Research is man's greatest ally against intellectual stagnation. The kind of research a man chooses to delve into reveals, to a certain extent, the kind of personality he possesses.

When one researches, one emerges; however, what one has decided to research on will not exactly lead to where one expects to emerge.

Intelligent questions are the building blocks of substantial and meaningful research, and the kind and quality of questions a person asks reveal a great deal about his character.

Science is not perfect, as much as man isn't as well; it merely tries to look for and investigate imperfections from which to proceed towards something better. Research compels man to learn, relearn, and, sometimes, even to unlearn for the sake of personal and professional growth, and for the preservation and development of the quality of human life.

Oftentimes, the more you project that you know a lot, the more you appear that you know so little.

(Writing)

Winston Churchill said, "Writing is an adventure. To begin with, it is a toy and an amusement. Then it becomes a mistress, then it becomes a master, then it becomes a tyrant. The last phase is that just as you are about to be reconciled to your servitude, you kill the monster and fling him to the public."

I hope you will always remember the last phase about writing. A good writer would always have to be cautious of his monstrous quality that he could possibly bring into his writings. And that, if s/he has to kill or temper the monster within him, then s/he should have no qualms of doing so before the monster kills him/her first.

Remember, too, that as writers, people begin to know who you really are after they have long forgotten your name.

(The Blind Side)

I believe there is always a blind side to everything. Humanity just needs to see to see. It is every man's obligation to allow his blind side to work in order for him to justify and validate his existence and, more so, that of the others' as well. Making the blind side work in one's life would require passion and tremendous patience and effort, so it is not going to be an easy task. But it could be done! Believe me, it could be done! It is in making the blind side work that we would be able to unleash a lot of colossal capabilities in people, regardless of who, how, where, and what they are. Making the blind side work would make more humans capable of truly loving others as they are. Making the blind side work would politically correct the dirtiest game in the world mankind has ever known: politics. Making the blind side work would even end the many wars that man has been continually waging since time immemorial. Making the blind side work would restore, if not at least strengthen, the moral fiber in humanity that has been repeatedly eroded by the so-called fourth estate (mass media), the government, or even the great many religious denominations, as well as the school (the student's "second home").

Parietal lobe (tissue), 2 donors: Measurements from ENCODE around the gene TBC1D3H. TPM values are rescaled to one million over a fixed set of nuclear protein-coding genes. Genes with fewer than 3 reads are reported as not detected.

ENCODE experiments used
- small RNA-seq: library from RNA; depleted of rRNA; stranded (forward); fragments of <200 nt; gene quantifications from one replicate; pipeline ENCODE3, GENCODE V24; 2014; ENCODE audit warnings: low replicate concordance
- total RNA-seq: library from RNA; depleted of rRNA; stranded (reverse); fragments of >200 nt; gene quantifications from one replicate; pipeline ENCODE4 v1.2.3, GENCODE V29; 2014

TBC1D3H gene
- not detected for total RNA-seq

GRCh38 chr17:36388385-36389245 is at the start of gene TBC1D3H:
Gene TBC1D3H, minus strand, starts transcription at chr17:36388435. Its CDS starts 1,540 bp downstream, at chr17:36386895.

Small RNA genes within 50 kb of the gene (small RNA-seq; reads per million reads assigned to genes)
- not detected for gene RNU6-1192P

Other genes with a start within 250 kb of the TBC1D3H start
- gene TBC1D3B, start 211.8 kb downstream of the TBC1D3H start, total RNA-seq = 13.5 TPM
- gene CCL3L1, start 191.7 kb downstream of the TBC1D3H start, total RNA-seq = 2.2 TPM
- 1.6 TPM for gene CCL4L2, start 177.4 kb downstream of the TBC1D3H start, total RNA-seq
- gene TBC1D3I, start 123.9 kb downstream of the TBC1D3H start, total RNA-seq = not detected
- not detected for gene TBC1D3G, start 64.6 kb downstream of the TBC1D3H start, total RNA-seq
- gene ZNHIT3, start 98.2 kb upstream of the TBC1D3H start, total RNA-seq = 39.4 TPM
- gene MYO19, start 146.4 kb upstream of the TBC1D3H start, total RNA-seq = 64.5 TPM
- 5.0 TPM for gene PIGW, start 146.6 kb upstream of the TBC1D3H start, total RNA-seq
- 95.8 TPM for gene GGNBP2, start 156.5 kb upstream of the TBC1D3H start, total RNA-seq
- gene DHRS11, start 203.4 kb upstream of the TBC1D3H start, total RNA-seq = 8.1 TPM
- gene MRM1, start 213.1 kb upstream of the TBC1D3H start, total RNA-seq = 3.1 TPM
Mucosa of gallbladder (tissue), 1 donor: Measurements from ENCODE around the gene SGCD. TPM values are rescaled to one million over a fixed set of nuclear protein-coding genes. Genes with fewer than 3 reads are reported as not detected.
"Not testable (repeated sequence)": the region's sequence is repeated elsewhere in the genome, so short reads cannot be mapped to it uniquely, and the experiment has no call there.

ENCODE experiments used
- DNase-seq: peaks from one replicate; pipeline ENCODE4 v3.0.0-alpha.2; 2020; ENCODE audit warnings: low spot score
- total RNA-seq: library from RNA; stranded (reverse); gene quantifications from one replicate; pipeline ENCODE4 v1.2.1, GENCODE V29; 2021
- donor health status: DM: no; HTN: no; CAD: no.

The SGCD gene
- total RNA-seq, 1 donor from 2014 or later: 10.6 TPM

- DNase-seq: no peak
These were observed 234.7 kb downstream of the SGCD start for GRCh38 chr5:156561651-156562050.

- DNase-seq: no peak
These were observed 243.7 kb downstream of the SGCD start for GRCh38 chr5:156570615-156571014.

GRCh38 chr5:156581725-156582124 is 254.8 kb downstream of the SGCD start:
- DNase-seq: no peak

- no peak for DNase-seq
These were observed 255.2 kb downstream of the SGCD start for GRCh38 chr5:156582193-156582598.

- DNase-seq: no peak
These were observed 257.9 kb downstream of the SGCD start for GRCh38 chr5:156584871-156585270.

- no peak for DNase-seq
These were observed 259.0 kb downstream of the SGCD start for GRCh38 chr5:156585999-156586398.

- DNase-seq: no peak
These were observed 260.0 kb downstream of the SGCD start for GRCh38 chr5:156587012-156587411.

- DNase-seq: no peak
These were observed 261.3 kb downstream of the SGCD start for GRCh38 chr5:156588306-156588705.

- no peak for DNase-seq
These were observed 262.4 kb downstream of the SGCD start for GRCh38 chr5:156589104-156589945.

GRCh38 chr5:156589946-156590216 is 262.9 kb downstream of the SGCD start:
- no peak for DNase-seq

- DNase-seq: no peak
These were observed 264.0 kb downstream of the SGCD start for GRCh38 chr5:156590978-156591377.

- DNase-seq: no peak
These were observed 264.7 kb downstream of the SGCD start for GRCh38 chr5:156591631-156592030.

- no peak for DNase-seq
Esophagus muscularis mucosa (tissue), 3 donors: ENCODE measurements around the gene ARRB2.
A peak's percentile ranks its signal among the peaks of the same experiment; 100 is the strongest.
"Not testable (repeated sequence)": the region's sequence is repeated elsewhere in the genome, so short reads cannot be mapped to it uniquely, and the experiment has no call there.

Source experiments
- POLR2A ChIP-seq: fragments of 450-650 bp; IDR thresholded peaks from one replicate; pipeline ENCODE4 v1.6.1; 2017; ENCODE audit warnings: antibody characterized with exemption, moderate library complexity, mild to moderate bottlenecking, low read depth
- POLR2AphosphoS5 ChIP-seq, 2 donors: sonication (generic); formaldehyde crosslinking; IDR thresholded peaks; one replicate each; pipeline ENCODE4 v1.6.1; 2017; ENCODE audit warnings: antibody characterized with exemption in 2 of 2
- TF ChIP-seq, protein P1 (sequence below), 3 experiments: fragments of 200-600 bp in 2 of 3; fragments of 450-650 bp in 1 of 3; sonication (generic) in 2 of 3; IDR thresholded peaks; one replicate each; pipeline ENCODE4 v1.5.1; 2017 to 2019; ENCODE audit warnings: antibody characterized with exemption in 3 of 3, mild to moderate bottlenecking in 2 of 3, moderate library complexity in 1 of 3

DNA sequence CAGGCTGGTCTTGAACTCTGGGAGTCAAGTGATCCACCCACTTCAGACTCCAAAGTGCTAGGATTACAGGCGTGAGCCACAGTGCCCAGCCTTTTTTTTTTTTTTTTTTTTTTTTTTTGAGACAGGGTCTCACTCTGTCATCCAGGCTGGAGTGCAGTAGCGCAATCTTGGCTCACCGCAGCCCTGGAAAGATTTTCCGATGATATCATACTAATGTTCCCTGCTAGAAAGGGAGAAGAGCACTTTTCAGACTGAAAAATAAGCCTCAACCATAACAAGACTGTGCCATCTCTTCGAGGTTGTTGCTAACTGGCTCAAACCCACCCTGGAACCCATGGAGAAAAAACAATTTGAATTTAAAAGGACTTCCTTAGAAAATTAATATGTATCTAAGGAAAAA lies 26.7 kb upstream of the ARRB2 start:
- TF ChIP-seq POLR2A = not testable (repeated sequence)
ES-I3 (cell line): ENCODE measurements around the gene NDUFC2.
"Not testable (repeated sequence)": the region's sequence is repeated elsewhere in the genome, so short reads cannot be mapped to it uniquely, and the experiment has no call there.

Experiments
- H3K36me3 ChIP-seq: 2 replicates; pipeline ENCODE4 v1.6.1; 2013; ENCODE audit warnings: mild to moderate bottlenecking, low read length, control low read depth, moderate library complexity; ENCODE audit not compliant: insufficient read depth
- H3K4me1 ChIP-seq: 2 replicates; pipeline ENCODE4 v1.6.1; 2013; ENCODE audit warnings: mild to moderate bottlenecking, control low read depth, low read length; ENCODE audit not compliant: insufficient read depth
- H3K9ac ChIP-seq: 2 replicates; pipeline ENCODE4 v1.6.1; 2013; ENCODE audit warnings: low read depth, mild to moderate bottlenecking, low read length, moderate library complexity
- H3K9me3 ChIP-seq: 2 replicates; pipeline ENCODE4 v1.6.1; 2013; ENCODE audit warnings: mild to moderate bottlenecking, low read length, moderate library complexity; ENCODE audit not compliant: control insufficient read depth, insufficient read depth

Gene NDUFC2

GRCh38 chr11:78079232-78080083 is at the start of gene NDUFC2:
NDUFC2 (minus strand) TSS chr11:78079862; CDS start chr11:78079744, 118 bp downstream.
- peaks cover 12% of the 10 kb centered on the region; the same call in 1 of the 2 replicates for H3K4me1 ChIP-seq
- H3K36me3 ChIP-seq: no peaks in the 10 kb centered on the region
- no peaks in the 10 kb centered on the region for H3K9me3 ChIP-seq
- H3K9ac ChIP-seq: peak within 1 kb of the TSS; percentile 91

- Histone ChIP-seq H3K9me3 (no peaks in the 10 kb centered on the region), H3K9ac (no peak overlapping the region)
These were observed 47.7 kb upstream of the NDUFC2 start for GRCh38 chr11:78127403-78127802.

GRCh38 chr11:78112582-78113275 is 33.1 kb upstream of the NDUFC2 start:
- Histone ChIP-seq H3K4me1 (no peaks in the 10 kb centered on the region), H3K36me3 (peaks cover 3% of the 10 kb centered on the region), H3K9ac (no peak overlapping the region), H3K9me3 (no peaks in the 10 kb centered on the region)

It is also this blind side that compels us all not to let schooling interfere with our education, and to see everything in our academic endeavor as preparation for a life that awaits us beyond the classroom.


[About the author. Abel D. Soto took up his certificatory double major course in Creative Writing and Performing Arts at Centre for Arts Foundation, Inc. in Quezon City. He also finished the Managing the Arts Program at the Asian Institute of Management in Makati City. He is a resident of Bacolor, Pampanga.]

-Posted: 10:22 AM 5/13/10 | More of this author on eK!